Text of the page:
Healthy Aging Coalition

The Healthy Aging Coalition is a committee of concerned Wyoming citizens identifying ways to manage and address problems concerning Wyoming’s aging population. The committee chair is Dr. Virginia Vincetti, Professor Emeritus, Human Development & Family Sciences, University of Wyoming.

The committee’s primary purpose has been to bring together representatives from diverse groups to strengthen collaboration and support the effort to get the WY Healthy Aging Database (HADR) funded. Now, its purpose is to use data gathered in the form of the HADR to strategize and organize relevant people to address the problems illuminated in different counties and ensure that decisions being made about Wyoming’s senior population are as effecive as possible.

Why a Healthy Aging Data Report?

Thanks to gains in human longevity and the aging of the baby boom cohort the United States is in the midst of a demographic transformation. In 1900 life expectancy was around 47. Today, however, most of us can expect to live longer, healthier lives compared to people alive a century ago. Yet the systems, policies, and resources that allow all of us to thrive are not in place, making it difficult for people to experience health, dignity, and social connections as they age.

The older population is growing, and this growth will continue. Projections suggest this will be a permanent change. In the U.S., one out of five Americans will be age 65+ by 2030, and by 2034, the 65+ population will outnumber the under 18 population (U.S. Census Bureau). This widespread longevity presents opportunities for growth and service. Yet, Wyoming may miss the economic benefits of an aging population without a clear understanding of where older adults are living, and what strengths and challenges they experience.

What is the Wyoming Healthy Aging Data Report?

The 2023 Wyoming Healthy Aging Data Report (HADR) is an easy-to-use resource created by researchers at the Gerontology Institute of the University of Massachusetts Boston in partnership with the Wyoming Healthy Aging Coalition (HAC) and coordinated by Professor Emeritus Virginia B. Vincenti, PhD, CFCS, at the University of Wyoming, The data report includes 23 county profiles, each with 130 healthy aging indicators and 130 maps with alphabetical and ranked lists of indicators by county. For the past decade similar reports have been prepared in New England states and in Mississippi to provide data to inform efforts to create healthy, age-friendly communities (see When communities work better for older people, they work better for everyone.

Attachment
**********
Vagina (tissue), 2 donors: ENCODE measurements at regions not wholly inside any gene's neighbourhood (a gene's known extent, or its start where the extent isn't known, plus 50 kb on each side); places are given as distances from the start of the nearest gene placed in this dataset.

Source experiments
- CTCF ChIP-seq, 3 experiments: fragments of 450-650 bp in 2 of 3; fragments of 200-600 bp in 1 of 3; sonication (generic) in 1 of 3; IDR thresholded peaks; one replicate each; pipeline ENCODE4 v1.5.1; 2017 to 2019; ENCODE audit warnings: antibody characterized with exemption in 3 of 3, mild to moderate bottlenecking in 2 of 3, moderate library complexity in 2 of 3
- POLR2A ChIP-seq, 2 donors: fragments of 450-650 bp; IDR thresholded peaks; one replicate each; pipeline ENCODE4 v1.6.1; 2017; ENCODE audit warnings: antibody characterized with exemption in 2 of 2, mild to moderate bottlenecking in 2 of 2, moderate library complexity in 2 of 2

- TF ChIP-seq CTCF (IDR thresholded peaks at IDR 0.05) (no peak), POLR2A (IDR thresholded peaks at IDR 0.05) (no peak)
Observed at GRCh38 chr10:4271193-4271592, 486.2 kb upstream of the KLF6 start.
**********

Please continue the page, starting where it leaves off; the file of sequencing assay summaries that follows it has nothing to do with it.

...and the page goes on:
The 130 indicators provide a comprehensive picture of the health of older adults in Wyoming. The full list of indicators and data sources appears in the Technical Documentation. The Wyoming data reveal important patterns of disease, health behaviors, resource distribution, and disparities in healthy aging. The extent to which health variations differ by location are mapped to support intervention and policy efforts addressing the unique issues facing older people in Wyoming counties.

The research team has spent years acquiring and analyzing data to create HADRs for several states, supporting groups such as the WY HAC made up of community members and leaders from a wide range of non-profits, agencies, academics, and some policymakers, that have developed tools to inform communities about ways to make it easier for everyone to achieve their own, unique optimal health. The tools in this report can be used to inform policy, improve programs and services, and spur collective action to make Wyoming a truly age-friendly and healthier state. Research funding was provided by the Wyoming Agricultural Experiment Station (USDA NIFA funding) and the University of Wyoming College of Agriculture, Life Sciences, & Natural Resources. Note that this work is a first step in building the Wyoming Integrated Statistical Environment (WISE), an innovative interactive online datahub that will deliver timely information for Wyoming decision makers at the county, ZIP, and census place levels. Once WISE is deployed users will be able to select and map variables of interest across a variety of topics and easily download their selections for further analysis to guide their decision making. To learn more about WISE contact professor Anders T. Van Sandt at If you have questions or ideas about this report, please email them to We welcome your input! Your ideas may help make our next Healthy Aging Data Report even better.

Healthy Aging Data Report:

Among the 130 variables being offered by the Health Aging Data Report for each county are:

  • Age Distribution
  • Population Age 60 and older
  • Population Age 65 and older as a % of population
  • Race and ethnicity
  • Marital Status
  • Education of Population 65+
  • COVID cases all ages and 65+
  • Wellness information such as age 60+ getting the recommended sleep
  • Age 60+ doing any physical activity
  • Age 60+ in fair or bad health
  • Age 60+ who fell in the last year
  • Age 60 + with a preventative exam in the last year
  • Age 60+ with screenings for cancer, HIV test, or vaccines for Pneumonia or shingles
  • Age 60+ stressed about buying food
  • Age 60+ self-report obese
  • Age 65+ with chronic disease from Alzheimer’s ro diabetes, or have had a heart attack, cancer, arthritis, stroke, etc.
  • Age 60+ with access to care, a regular doctor and number of clinics, hospitals, and nursing homes in their area.
  • Age 60+ with access to mental health supports, dental exams, loss of 6 or more teeth.
  • Age 65+ with self reported heating difficulty, cognition difficulty, ambulatory difficulty, self-care difficulty.
  • Age 65+ receiving food benefits, annual income, home ownership